N. A. Straight's short novel is a trip in more senses than one. It is a trip into the wonderful past, an escape from the dead weight of middle age to the airiness of growing up. It is a trip away from reality into remembered fantasy. It also, in the literal sense, describes a trip from Grand Central to Providence, a train ride which confines the remembrance of years to a few hours in a parlor car.
When the book opens, Susannah Glendenning, still in her 20s, has settled down with a lapful of books and papers, to pass the time on her way to a childhood holiday home in New England.
That home, long unvisited, has become a museum after the death of its occupants. It is called Inchiquin Farm, but it does not need much inside knowledge to identify it as Hammersmith Farm -- the Newport home until lately of the Hugh D. Auchincloss family, and so, once upon a time, of their celebrated children and step children.
The "A" in Straight's name stands for Auchincloss, and her novel is dedicated to "Janet Norton Lee Bouvier Auchincloss Morris," so that this identification reveals no secret. Since it is a novel, it does not paint a family conversation piece after real life, but simply uses the historic past of a famous house as background for nostalgic description of what it felt like to grow up rich, among aunts and cousins still richer, some 30 years ago, when there were still servants at command and plenty of large black cars in the garage.
Susannah dozes in her parlor car chair, at the same time thumbing through an investigation of what led to the air crash in which Ariabella, her special childhood friend, had been killed. Her mind clicks back and forth, not without noticing an attractive fellow-traveler who keeps an eye firmly on her throughout. On the last page we learn that his destination, too, is Providence. We are to suppose that Susannah has not seen the last of him.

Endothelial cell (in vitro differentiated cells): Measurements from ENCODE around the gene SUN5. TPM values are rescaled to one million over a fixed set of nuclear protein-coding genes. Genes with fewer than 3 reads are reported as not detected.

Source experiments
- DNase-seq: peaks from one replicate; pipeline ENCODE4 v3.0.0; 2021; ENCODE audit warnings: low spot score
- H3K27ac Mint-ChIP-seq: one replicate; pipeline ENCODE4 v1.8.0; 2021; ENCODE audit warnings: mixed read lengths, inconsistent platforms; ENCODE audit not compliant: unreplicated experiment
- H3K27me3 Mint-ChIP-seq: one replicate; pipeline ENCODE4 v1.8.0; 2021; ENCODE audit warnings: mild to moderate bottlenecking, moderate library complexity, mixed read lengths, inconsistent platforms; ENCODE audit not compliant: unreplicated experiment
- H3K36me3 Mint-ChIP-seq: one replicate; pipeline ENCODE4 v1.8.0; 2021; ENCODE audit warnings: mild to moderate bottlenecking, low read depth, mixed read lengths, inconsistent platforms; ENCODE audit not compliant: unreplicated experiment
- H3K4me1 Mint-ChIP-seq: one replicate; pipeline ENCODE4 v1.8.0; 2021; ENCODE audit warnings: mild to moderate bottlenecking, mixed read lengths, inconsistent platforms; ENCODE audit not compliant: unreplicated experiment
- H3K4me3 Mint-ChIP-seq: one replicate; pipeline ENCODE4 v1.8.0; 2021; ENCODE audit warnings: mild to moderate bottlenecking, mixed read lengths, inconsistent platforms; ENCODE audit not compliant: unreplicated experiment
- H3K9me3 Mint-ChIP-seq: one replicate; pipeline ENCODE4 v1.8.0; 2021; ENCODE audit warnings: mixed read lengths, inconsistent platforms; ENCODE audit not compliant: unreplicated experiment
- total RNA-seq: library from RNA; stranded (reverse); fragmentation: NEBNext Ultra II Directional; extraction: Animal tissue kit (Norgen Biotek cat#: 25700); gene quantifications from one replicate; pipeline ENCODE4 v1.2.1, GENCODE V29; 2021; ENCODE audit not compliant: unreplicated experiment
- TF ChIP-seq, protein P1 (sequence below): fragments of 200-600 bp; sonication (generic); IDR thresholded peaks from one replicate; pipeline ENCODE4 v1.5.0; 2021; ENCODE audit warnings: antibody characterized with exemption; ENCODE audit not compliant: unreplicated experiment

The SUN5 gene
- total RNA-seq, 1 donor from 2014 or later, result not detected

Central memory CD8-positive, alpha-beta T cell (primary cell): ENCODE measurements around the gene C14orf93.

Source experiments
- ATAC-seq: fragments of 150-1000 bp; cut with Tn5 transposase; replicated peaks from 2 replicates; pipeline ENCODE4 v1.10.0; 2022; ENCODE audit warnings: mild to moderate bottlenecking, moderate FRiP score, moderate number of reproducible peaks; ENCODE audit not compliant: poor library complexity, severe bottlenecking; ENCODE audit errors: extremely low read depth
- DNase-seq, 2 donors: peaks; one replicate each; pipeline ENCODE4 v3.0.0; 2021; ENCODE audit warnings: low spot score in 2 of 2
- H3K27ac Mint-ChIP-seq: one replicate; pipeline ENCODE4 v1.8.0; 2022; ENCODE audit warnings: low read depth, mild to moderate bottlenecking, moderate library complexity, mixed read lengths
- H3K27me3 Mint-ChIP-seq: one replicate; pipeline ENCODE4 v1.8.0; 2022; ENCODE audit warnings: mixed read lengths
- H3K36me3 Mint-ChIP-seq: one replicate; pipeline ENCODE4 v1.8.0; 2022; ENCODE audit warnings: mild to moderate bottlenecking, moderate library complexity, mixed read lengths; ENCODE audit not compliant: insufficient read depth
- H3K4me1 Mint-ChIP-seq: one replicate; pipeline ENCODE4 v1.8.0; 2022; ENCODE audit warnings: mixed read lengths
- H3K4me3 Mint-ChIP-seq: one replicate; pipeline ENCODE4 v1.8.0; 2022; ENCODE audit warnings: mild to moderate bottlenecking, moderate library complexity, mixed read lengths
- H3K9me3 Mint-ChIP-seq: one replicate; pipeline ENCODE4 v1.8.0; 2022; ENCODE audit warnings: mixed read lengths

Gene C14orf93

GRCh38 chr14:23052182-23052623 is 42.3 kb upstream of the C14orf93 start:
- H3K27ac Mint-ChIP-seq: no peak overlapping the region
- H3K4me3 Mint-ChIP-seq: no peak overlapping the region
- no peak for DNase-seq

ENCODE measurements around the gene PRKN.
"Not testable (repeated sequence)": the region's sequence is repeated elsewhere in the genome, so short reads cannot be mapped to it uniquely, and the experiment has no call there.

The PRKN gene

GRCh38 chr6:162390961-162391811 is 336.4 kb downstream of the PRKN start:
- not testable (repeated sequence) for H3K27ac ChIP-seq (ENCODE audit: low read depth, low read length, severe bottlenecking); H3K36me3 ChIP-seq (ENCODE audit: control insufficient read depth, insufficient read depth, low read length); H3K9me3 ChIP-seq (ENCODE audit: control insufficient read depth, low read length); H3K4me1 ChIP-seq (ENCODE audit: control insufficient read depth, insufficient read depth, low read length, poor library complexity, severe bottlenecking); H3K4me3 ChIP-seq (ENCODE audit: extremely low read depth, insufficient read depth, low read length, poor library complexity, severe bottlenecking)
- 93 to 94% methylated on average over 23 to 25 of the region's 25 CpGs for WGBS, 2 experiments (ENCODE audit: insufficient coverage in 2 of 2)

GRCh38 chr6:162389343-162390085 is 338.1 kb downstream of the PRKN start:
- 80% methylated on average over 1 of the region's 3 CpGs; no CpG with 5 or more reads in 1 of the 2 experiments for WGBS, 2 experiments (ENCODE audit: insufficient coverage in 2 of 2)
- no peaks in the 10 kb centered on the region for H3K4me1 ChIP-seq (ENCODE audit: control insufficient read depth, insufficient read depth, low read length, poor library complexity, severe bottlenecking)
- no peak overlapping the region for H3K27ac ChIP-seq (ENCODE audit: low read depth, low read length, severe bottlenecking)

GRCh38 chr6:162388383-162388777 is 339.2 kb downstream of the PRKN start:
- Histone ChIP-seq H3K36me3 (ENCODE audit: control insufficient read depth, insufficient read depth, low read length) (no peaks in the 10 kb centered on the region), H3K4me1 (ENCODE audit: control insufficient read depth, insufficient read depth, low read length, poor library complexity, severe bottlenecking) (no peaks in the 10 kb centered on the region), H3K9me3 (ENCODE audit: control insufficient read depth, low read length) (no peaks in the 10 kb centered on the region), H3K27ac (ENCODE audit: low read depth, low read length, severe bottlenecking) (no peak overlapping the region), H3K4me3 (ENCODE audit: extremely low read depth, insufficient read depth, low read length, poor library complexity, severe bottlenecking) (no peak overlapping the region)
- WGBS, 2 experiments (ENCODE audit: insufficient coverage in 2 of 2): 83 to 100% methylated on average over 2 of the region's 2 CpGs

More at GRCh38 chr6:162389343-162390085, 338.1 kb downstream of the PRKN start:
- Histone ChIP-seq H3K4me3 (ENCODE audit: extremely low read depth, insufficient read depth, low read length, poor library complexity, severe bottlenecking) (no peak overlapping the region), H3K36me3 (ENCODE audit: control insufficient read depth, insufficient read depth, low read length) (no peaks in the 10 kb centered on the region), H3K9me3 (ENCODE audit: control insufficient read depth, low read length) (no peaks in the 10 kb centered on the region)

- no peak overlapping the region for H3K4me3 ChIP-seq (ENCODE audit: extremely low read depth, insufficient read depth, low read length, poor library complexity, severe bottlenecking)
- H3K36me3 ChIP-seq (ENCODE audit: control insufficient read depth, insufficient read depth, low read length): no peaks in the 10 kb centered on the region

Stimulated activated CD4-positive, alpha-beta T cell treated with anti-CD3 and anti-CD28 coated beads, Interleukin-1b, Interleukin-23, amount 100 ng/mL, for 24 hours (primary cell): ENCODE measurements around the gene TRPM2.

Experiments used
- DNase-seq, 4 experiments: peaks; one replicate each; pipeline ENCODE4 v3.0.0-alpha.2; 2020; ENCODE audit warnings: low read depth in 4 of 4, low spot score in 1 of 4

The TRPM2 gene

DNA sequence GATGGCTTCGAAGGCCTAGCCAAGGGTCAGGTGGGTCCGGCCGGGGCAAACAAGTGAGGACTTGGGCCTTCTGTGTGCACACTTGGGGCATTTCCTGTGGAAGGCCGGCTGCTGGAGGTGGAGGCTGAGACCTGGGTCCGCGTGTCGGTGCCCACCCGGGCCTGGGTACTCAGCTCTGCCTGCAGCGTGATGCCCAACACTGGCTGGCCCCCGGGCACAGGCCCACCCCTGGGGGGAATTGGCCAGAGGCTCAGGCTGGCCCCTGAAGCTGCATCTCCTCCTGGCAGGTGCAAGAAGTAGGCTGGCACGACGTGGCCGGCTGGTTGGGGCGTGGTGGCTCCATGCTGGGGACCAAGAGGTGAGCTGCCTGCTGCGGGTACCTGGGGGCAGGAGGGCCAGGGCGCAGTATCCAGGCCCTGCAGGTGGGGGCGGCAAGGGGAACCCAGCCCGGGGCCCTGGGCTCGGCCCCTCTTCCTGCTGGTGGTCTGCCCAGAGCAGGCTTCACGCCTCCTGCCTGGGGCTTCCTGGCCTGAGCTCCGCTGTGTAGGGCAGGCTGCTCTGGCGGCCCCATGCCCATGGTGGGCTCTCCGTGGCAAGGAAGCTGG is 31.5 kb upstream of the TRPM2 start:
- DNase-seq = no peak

The scenario is a trifle thin. All the events and excitements the reader is expected to follow come to him like visions from the past, not as shared experiences. In order to glimpse the vision, he must not only keep Susannah herself in clear focus, but also perceive a bewildering group of relatives through her eyes.
This demands the skill, perhaps not of Proust or Joyce, but at least of Vita Sackville-West. Straight is both clever and funny. She can snap out a good phrase and note a sharp observation. But the human material which justified the hair-splitting evocations of Proust or Joyce was scarce in the Rhode Island of the 1950s. Newport has its own peculiarities, yet they do not overlap the novelistic riches of Dublin or the Faubourg St. Honore. Nor, as a romantic memory, can Inchiquin Farm easily compete with Sackville-West's Chevron. It is just that the density of living in the past -- that density which so charmed Henry James -- evaporated in the strong air of Narragansett Bay.
Moreover, Susannah's Newport relatives are a shadowy lot. She does not even see them clearly herself, and she seems not to have cared for them much. Worldly Aunt Miriam had pitchforked her into marriage with horrible Jed Glendenning, but treated her as a child-bride for whom the barest knowledge of sexual procedure was unnecessary. The pages in which Susannah comes most sharply to life deal with one of the grimmest wedding nights in fiction, and do it very well indeed.
Throughout the book there are adolescent moments, seldom very agreeable for the victim, pierced by Straight with a gimlet eye. She describes Susannah as a tomboy, a misfit in a snobbish and outdated society. At the end of her story we like her enough to hope that Jed gets his comeuppance, and that a new life, freed on Inchiquin Farm, will begin on the solidly down-to-earth platforms of the Providence railroad station.